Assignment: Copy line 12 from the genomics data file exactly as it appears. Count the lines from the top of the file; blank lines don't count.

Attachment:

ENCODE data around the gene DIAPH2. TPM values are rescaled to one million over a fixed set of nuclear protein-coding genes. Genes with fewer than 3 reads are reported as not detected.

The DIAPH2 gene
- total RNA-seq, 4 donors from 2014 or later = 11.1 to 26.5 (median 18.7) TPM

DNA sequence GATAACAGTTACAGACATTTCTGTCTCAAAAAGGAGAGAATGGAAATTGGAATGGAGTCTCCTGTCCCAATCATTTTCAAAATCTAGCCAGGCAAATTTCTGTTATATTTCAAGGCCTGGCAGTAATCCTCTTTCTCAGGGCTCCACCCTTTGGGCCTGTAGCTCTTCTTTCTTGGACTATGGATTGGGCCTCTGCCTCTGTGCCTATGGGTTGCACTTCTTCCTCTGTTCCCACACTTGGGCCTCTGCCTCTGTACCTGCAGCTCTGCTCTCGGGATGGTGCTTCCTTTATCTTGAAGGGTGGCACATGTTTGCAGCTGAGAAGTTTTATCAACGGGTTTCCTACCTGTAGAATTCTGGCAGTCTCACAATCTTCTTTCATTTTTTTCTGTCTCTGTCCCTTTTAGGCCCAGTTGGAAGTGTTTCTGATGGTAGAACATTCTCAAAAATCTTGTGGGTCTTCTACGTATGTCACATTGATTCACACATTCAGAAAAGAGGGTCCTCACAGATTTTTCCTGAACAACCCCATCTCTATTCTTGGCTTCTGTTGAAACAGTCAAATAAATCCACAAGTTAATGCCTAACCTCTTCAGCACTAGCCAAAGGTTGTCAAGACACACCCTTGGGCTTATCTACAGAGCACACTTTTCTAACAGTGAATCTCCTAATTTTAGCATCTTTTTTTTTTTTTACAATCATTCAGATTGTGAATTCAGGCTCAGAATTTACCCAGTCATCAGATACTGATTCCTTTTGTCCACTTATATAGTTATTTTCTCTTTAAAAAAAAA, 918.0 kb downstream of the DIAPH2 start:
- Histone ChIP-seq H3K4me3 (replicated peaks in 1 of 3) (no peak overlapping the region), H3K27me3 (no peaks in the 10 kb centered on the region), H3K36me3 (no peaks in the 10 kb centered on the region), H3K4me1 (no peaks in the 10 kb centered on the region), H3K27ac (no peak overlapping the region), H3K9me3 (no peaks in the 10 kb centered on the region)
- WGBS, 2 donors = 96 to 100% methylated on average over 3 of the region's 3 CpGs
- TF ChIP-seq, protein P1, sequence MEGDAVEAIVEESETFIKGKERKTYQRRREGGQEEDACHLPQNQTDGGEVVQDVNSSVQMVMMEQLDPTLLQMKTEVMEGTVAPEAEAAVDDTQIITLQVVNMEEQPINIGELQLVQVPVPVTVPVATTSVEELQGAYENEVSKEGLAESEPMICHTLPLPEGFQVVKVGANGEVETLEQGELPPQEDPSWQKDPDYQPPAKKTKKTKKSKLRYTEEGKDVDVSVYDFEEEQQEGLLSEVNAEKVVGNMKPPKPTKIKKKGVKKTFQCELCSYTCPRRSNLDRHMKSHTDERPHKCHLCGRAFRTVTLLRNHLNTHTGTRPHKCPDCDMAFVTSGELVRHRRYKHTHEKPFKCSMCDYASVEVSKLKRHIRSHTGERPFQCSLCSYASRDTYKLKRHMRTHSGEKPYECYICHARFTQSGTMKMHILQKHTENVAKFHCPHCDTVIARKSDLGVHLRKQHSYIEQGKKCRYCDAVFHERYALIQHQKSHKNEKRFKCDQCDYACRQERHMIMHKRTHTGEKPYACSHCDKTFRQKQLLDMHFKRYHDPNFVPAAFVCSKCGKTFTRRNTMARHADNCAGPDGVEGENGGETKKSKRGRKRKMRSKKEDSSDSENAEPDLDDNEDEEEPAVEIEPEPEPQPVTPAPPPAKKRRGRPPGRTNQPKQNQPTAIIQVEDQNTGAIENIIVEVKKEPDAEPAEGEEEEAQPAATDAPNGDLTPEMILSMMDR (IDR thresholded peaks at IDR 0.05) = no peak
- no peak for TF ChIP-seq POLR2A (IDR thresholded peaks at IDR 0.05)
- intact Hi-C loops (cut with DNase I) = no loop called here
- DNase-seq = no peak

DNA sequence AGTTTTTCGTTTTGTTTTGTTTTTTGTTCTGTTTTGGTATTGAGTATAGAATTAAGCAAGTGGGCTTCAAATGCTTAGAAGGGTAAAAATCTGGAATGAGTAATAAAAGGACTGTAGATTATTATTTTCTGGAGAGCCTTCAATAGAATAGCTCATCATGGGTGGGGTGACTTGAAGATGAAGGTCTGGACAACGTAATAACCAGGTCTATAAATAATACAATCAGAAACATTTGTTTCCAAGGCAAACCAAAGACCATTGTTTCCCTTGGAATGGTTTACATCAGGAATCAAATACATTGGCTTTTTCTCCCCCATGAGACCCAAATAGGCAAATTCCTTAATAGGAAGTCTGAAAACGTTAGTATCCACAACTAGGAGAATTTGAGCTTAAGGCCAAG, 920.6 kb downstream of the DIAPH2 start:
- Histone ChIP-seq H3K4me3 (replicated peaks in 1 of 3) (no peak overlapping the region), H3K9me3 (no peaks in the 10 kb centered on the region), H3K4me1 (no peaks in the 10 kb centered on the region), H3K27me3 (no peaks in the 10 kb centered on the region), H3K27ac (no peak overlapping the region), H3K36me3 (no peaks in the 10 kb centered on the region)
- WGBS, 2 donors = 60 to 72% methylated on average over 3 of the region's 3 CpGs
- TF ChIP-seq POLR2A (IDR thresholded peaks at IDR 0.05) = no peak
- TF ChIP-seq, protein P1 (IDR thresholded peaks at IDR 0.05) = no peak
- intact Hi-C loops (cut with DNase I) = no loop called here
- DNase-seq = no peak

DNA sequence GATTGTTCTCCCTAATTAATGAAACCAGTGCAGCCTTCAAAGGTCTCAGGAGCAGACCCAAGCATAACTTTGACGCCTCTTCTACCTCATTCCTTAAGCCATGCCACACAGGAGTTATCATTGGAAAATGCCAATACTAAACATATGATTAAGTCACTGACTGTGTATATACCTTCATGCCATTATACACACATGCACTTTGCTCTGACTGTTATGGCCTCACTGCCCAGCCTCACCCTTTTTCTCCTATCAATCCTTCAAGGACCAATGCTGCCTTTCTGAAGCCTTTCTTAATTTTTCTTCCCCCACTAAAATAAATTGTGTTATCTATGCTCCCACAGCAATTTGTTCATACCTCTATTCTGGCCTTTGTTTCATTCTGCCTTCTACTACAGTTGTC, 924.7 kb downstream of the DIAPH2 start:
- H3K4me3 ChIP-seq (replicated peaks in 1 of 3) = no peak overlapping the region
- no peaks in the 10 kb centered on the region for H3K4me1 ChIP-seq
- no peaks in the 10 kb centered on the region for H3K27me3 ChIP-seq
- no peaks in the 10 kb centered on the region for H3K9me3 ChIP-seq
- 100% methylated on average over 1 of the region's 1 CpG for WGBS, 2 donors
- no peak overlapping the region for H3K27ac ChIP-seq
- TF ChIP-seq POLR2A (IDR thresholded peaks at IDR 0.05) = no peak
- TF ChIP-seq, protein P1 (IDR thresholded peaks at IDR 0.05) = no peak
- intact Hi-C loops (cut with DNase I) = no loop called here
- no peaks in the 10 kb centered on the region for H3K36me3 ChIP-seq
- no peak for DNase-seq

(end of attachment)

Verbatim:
- Histone ChIP-seq H3K4me3 (replicated peaks in 1 of 3) (no peak overlapping the region), H3K9me3 (no peaks in the 10 kb centered on the region), H3K4me1 (no peaks in the 10 kb centered on the region), H3K27me3 (no peaks in the 10 kb centered on the region), H3K27ac (no peak overlapping the region), H3K36me3 (no peaks in the 10 kb centered on the region)